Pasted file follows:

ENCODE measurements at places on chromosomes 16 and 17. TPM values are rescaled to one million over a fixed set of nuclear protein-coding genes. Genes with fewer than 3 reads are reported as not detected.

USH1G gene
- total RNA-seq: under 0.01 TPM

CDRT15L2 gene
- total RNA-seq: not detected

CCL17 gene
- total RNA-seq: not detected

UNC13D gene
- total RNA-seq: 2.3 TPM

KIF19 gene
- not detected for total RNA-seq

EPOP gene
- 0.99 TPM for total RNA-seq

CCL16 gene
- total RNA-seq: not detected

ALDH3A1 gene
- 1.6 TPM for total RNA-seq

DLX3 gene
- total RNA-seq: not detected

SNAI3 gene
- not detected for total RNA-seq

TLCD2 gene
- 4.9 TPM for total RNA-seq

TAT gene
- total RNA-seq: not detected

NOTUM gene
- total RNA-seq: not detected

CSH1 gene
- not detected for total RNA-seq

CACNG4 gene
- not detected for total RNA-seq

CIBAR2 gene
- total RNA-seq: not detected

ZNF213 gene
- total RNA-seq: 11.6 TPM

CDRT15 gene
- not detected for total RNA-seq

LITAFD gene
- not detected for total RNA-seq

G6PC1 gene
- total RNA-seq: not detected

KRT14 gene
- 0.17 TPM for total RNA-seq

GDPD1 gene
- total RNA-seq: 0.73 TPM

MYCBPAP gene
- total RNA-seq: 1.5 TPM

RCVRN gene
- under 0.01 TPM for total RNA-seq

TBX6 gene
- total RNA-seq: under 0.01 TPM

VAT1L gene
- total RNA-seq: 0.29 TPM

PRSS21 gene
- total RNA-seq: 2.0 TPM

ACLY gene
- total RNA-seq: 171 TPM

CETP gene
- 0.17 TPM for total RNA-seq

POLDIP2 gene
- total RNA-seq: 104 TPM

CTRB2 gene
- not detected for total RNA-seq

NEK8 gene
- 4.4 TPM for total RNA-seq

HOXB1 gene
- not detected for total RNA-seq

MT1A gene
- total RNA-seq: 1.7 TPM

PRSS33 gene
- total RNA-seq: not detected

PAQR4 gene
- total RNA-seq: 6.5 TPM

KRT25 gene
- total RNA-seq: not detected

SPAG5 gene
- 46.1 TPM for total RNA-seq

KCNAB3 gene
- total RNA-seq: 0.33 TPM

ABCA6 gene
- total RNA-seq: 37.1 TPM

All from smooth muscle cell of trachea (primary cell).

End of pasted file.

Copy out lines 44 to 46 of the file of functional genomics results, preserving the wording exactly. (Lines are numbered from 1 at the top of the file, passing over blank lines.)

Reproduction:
GDPD1 gene
- total RNA-seq: 0.73 TPM

MYCBPAP gene